One size does not fit all in compensation.
What works best to incentivize people in one company culture may not be effective or appropriate in another - a startup is different from a more mature organization. Similarly, the leadership characteristics and behaviors required to execute a strategy will vary between companies, including possibly those in the same industry. One company might be driving an innovation strategy whereas another may be exploiting a geographic opportunity. One may be organic, another could be acquisitive.
Compensation also moves in cycles.
During economic expansion or in emerging economies, companies pay up for talent; during retractions or in more mature markets, they scale back or have more talent to choose from. The current cycle is one of innovation and consolidation, Western market saturation and emerging global consumerism. Underlying all of this is tremendous scrutiny – by politicians, regulators and shareholders.
The compensation whiplash from the great economic train wreck has been “say on pay” and calls for greater transparency. Who could argue against transparency? But transparency should not be replaced with a false sense of security – a focus on form and not substance.
Take “pay for performance” – it’s a popular term these days. The underlying principle is straightforward, but its interpretation is less than clear. What performance? Internal benchmarks? Stock price? Shareholder returns? Then over what timeframe? Who are the shareholders? It’s been reported that the average holding period of a U.S. stock is currently seven months. On the other side, the average tenure of an S&P 500 CEO is five years. Both are remarkably short and, unfortunately, reflect today’s culture of instant gratification and an inherently short-term view.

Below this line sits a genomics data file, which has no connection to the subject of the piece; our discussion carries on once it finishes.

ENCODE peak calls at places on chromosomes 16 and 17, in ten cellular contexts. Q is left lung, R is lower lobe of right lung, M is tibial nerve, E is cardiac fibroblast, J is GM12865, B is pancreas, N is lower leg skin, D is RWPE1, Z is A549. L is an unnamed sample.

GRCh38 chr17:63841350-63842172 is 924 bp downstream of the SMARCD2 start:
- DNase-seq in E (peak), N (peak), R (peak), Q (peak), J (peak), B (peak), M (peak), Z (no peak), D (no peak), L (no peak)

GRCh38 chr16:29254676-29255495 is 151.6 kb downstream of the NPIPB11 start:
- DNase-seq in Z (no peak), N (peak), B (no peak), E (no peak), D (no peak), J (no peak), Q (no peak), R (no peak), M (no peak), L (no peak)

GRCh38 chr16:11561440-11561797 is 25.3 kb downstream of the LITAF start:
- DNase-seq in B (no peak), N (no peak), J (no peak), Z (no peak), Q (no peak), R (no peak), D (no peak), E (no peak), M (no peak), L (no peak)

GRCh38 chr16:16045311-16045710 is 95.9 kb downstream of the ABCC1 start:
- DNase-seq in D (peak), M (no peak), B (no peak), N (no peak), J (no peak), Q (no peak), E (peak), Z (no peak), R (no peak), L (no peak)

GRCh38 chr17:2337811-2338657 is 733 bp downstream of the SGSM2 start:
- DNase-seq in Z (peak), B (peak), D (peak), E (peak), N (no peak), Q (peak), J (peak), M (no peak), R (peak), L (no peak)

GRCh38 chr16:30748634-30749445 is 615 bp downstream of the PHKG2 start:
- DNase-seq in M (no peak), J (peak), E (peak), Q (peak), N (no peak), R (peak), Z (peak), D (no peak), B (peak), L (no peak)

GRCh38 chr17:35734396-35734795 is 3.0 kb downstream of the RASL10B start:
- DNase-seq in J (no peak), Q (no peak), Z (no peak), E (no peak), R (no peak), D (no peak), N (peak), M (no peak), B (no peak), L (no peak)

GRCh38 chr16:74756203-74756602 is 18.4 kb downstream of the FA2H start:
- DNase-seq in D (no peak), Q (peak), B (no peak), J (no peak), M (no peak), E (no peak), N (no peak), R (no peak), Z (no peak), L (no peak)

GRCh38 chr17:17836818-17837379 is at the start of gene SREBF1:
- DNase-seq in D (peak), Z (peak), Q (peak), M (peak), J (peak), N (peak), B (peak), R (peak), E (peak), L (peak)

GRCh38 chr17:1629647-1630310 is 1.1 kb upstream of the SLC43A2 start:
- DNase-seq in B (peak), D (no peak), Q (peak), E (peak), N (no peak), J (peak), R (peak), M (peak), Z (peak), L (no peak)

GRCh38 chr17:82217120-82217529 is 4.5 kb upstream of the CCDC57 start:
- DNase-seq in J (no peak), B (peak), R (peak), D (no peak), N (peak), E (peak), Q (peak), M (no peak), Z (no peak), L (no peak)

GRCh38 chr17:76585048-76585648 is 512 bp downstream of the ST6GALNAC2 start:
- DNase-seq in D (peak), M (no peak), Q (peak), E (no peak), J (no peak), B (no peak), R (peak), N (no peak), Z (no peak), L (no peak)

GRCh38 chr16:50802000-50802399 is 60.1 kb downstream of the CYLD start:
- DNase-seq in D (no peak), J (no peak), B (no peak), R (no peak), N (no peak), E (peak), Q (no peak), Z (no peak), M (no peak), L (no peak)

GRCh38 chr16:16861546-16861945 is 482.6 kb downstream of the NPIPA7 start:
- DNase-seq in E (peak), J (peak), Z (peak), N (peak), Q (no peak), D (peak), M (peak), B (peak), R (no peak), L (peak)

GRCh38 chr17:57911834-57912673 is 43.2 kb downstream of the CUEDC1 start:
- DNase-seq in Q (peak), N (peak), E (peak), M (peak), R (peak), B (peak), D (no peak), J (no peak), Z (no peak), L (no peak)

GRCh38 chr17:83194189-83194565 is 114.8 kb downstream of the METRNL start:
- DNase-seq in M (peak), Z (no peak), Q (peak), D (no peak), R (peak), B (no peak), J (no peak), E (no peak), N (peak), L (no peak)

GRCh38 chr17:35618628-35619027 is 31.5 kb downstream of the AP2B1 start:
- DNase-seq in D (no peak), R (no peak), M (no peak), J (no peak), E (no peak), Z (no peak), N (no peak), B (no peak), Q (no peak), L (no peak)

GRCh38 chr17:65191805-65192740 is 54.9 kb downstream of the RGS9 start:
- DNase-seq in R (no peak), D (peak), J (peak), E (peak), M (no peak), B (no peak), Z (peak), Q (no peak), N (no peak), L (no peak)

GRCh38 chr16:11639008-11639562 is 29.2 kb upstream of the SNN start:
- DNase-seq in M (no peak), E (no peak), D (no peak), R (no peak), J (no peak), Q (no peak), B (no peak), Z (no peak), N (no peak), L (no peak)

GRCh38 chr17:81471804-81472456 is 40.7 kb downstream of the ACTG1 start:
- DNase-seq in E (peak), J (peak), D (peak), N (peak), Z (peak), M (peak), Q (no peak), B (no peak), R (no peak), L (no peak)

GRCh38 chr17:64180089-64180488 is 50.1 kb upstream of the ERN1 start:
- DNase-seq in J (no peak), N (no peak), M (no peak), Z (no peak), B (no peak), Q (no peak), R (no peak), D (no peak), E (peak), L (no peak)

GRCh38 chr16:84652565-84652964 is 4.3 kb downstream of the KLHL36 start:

In most things in life, excess is never healthy.
Compensation is no exception. Balance is needed. No matter what the economic or competitive climate, compensation needs to be grounded in a framework that is aligned with the company’s strategy. That framework must include specific targets for growth, profitability, and achievement of objectives. Metrics and measurements must be established to determine if targets have been reached or even exceeded.
Lastly, compensation is a process—it should neither be episodic nor change with the wind. It should allow for subjectivity and always be grounded in substance rather than form. Compensation like a company’s strategy must evolve over time.
The constant is to focus first on the why and then to consider how much.
Gary D. Burnison is CEO of Korn/Ferry International , headquartered in the Firm’s Los Angeles office. He is also a member of the Firm’s Board of Directors.